U.S. Trade Policy and Declining Manufacturing: Where do we go from here?

Written by admin on May 14th, 2011

discrimination against U.S. imports (negotiations should work to remove non-tariff barriers, using a carrot and stick approach).
The deficit with Mexico stems from wage and consumer demand differentials, and proximity to the U.S. market.  A regional “Marshall Plan” to assist economic development in Mexico and the Western Hemisphere is long overdue. Economic development and poverty reduction in Latin America would address the twin problems of resistance to labor and environmental standards, and over-reliance on U.S. consumers as the market of first and last resort.[6]

The U.S., in coordination with other advanced economies, must gradually reduce the value of the dollar. As noted earlier, the surest, most sustainable way to do this is to gradually replace the dollar as the world’s reserve currency.

Advanced economies must develop new incentives for developing countries to raise labor and environmental standards, and to adopt alternatives to export-led growth.  Too many countries are competing for access to the only open market in the world, and the U.S. can no longer afford to be the market of first and last resort.

For the global marketplace to benefit the broadest possible number of stakeholders, cooperation and coordination among global policymakers, business, and workers is essential.  The genie is out of the bottle, so to speak, and retreat from globalization is neither an option nor desirable.  The market has outgrown the bounds of the domestic regulatory state in important ways.  Issues that are causing significant frictions, imbalances, and inequities must be resolved soon, and the way forward must be based on inclusion and broad participation in decision making, implementation, and benefits. 




[1] Financialization can be defined as an economy that increasingly depends on financial transactions to support GDP growth, while manufacturing and industry moves to low-cost overseas markets.  The British Empire in the second half of the 19th century is a prime example.  London became increasingly a financial and trading center, while manufacturing moved increasingly to the British colonies.  By the early 20th century, the empire was substantially weakened.

[2] A misnomer, since our economy is by no means free and unfettered, but is in fact skewed to support the owners of capital in subtle and profound ways.

[3] Financial sector profits accounted for 25% of all corporate profits, even in the recession year of 2009. In 2008, finance, insurance, real estate, rental, and leasing accounted for 21% of the entire private economy. Some would argue that these percentages are too high for an economic sector that “doesn’t really make anything except money.”  That may be an unfair mischaracterization of the financial sector, but it bears considering what percentage of the economy we think ought to be centered on finance and financial services.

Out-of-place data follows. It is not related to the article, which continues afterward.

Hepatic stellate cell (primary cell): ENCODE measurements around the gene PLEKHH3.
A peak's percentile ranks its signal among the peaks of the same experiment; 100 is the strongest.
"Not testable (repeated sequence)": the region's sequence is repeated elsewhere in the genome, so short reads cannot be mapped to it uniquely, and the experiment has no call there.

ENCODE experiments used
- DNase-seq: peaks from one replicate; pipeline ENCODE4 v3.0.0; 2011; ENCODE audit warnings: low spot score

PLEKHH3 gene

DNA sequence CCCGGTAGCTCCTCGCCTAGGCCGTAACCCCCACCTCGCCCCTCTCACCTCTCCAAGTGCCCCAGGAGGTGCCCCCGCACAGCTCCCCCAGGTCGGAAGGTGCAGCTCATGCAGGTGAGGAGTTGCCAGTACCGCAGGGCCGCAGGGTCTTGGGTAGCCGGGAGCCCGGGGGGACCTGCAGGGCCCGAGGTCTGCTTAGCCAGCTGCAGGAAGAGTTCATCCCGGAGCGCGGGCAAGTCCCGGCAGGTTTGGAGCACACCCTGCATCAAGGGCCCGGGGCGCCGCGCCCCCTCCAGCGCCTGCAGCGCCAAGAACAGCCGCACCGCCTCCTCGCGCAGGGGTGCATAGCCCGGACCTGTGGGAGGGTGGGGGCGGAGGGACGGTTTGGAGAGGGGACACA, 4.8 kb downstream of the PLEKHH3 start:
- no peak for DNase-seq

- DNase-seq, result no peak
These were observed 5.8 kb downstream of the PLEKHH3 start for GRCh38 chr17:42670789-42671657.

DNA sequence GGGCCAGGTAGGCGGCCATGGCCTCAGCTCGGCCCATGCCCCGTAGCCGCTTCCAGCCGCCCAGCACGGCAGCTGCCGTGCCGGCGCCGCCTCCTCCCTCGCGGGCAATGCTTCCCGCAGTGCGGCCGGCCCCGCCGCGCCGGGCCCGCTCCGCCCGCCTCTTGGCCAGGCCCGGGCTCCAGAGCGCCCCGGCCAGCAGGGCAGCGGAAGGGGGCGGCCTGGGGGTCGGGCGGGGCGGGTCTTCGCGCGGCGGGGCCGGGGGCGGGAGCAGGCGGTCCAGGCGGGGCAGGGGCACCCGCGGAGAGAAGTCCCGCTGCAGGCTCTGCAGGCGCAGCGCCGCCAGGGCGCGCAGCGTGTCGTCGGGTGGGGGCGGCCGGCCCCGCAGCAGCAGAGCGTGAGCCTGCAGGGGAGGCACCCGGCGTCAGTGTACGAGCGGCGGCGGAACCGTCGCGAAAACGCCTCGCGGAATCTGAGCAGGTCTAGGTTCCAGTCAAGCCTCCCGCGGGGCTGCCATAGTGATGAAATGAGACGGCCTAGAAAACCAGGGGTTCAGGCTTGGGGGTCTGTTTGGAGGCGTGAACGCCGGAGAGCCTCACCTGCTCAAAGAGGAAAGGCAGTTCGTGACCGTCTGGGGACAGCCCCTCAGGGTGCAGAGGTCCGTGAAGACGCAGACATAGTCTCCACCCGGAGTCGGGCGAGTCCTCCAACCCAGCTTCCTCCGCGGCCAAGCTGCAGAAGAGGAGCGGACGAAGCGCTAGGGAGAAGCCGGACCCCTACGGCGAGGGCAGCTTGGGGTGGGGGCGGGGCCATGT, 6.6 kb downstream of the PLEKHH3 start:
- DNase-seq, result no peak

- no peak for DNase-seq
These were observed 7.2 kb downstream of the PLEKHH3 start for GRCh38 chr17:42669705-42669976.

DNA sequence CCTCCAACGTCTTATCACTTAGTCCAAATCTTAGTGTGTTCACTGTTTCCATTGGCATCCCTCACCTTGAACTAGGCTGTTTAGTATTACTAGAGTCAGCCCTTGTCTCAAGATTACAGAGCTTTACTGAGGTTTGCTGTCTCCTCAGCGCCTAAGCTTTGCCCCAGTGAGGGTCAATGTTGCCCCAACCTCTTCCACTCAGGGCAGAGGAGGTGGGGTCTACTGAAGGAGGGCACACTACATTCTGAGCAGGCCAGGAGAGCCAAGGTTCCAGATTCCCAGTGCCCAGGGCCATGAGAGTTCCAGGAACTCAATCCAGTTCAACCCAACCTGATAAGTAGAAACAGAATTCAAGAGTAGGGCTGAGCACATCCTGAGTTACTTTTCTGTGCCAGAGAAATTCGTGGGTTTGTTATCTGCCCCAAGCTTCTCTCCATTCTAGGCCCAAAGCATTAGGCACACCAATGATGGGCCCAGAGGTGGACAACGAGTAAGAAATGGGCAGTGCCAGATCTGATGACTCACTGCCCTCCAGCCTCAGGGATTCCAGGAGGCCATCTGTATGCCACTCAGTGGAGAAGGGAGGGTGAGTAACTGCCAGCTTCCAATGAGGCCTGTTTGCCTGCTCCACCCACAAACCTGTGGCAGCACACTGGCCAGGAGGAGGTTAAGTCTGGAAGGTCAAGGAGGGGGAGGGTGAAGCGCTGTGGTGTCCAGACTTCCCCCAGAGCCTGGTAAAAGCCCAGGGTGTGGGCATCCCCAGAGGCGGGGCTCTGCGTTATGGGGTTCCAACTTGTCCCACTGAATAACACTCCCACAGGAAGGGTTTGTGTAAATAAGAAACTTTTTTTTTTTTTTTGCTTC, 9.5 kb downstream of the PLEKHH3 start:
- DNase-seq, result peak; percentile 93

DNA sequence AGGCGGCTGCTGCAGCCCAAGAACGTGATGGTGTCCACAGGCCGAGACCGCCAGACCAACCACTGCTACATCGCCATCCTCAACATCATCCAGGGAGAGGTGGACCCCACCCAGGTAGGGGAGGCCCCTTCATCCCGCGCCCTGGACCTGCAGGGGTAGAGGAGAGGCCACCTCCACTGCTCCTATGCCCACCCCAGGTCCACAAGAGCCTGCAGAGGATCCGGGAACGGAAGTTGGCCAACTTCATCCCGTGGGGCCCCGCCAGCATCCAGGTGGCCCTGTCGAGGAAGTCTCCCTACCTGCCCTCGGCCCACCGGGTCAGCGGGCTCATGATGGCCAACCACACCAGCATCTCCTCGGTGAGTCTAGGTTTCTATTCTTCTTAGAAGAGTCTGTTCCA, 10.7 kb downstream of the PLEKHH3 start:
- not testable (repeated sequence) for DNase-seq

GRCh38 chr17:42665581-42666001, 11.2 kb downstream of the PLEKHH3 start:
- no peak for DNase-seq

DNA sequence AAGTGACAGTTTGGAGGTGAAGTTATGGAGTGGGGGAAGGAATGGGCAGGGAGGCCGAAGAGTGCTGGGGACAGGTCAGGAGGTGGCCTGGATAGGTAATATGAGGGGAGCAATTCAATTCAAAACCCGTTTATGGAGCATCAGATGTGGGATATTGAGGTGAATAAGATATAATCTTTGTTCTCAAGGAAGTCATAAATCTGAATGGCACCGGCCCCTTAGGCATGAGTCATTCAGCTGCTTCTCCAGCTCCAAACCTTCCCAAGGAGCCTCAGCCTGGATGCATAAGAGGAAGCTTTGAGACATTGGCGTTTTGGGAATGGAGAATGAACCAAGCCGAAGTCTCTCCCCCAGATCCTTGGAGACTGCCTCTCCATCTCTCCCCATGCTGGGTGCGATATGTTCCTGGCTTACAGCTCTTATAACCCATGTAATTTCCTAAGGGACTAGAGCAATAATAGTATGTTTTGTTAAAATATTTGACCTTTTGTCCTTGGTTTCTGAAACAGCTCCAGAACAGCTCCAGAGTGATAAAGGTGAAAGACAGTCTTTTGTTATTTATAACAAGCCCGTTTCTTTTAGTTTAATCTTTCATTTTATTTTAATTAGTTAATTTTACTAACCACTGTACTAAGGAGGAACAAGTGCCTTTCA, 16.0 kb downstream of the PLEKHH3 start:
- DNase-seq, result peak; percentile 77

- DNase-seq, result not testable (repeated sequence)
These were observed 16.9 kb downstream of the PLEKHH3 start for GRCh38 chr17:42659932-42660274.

[4] “Picking winners” has long been opposed by U.S. political leaders, who believe that the market can better allocate resources to the most competitive technology innovations, but there is evidence that in capital-intensive, high technology industries, it can lead to long-term economic benefits.  The European aerospace consortium that builds Airbus commercial airliners grew from a conscious decision to enter the market and subsidize the industry until it became profitable.

[5] The measures adopted by governments to attract and regulate foreign investment, including fiscal incentives, tax rebates and the provision of land and other services on preferential terms. In addition, governments impose conditions to encourage or compel the use of investment according to certain national priorities. Local content requirements, which require the investor to undertake to utilize a certain amount of local inputs in production, are an example of such conditions. Export performance requirements are another example; they compel the investor to undertake to export a certain proportion of its output. Such conditions, which can have adverse effects on trade, are known as trade-related investment measures or TRIMs.

[6] Such a plan would involve development aid targeting key institutional capacity building, debt relief where called for, and would require meeting benchmarks in key social standards. Japan and China could do the same in Asia, and Africa would need broad, multilateral assistance. A U.S.-led hemispheric “Marshall Plan” would foster regional integration, stimulating demand for high-wage, high-skilled exports from North America, which can be used to help the rest of the hemisphere grow develop more rapidly.  U.S. policy must foster global growth, because slow global growth will pull imports to the U.S. while reducing demand for U.S. exports.

Pages: 1 2 3 4

Tags: , , , , , , , , , , , , , , , , , , , , , , , , , , , , , , , , , , , , , , , , , , , , , , , , , , , , , , , , , , , , ,

Leave a Reply